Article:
Voting for people in prison a step forward, but practical barrier remain

Thursday 2 May 2019

In response to the government’s announcement yesterday that people in prison will get the right to vote in State and local government elections, Greens MP Michael Berkman said: 

“This is good step in the right direction. Democracy is for everyone.

“Aboriginal and Torres Strait Islander people make up a shockingly high proportion of those in prison, so a blanket ban on prisoners voting always had some very ugly implications.

“Under the current rules someone serving three months for traffic offences or minor drug possession is stripped of their right to vote.

“People who are criminalised have often suffered terrible trauma themselves, including violence at the hands of State government institutions which our Parliament oversees.

“Crime and criminalisation is all too often a result of people not being provided the bare necessities we all need to live a safe and happy life.

“Until yesterday, Queensland is the only place in the country still hanging on to John Howard’s unconstitutional voting bans.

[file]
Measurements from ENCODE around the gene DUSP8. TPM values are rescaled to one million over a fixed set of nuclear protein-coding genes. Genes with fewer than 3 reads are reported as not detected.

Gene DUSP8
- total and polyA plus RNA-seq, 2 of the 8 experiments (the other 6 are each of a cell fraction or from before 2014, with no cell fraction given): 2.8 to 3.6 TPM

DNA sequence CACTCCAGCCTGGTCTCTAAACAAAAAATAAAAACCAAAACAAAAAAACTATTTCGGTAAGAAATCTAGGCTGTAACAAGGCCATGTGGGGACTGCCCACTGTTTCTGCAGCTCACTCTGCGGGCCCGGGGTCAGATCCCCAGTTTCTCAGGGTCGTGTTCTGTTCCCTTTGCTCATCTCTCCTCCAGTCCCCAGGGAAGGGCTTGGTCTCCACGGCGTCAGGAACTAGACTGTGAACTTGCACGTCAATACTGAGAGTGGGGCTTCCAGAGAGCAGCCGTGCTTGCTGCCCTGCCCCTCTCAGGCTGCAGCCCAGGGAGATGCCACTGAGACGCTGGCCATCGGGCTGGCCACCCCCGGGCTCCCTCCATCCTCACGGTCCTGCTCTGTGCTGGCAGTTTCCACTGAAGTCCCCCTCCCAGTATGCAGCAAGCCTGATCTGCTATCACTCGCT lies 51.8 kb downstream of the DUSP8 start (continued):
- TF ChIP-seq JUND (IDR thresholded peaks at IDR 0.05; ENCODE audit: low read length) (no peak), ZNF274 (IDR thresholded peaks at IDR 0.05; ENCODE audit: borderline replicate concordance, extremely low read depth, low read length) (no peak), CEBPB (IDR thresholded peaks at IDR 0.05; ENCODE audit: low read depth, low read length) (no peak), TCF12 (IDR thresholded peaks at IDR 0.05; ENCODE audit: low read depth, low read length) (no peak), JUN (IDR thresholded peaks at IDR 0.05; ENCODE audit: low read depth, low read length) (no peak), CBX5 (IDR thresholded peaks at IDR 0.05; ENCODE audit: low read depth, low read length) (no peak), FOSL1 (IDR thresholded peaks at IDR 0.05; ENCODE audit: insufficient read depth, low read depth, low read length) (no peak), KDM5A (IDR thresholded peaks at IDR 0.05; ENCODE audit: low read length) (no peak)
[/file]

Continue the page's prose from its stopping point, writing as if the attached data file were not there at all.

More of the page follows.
“Back in 2006, with no Parliamentary scrutiny and no real debate, Labor quietly passed a law to copy John Howard.

The bill moves the cut off for postal vote applications from three days to two weeks, and also requires people in prison to vote via postal ballot rather than in person which occurs in other States, and which occurs for residents of other institutions.

“Imposing mandatory postal voting for people in prison while adding extra barriers to postal voting means most of these 9000 Queenslanders will practically remain disenfranchised. The government should reconsider this aspect of the reform. Link here - see page 5.

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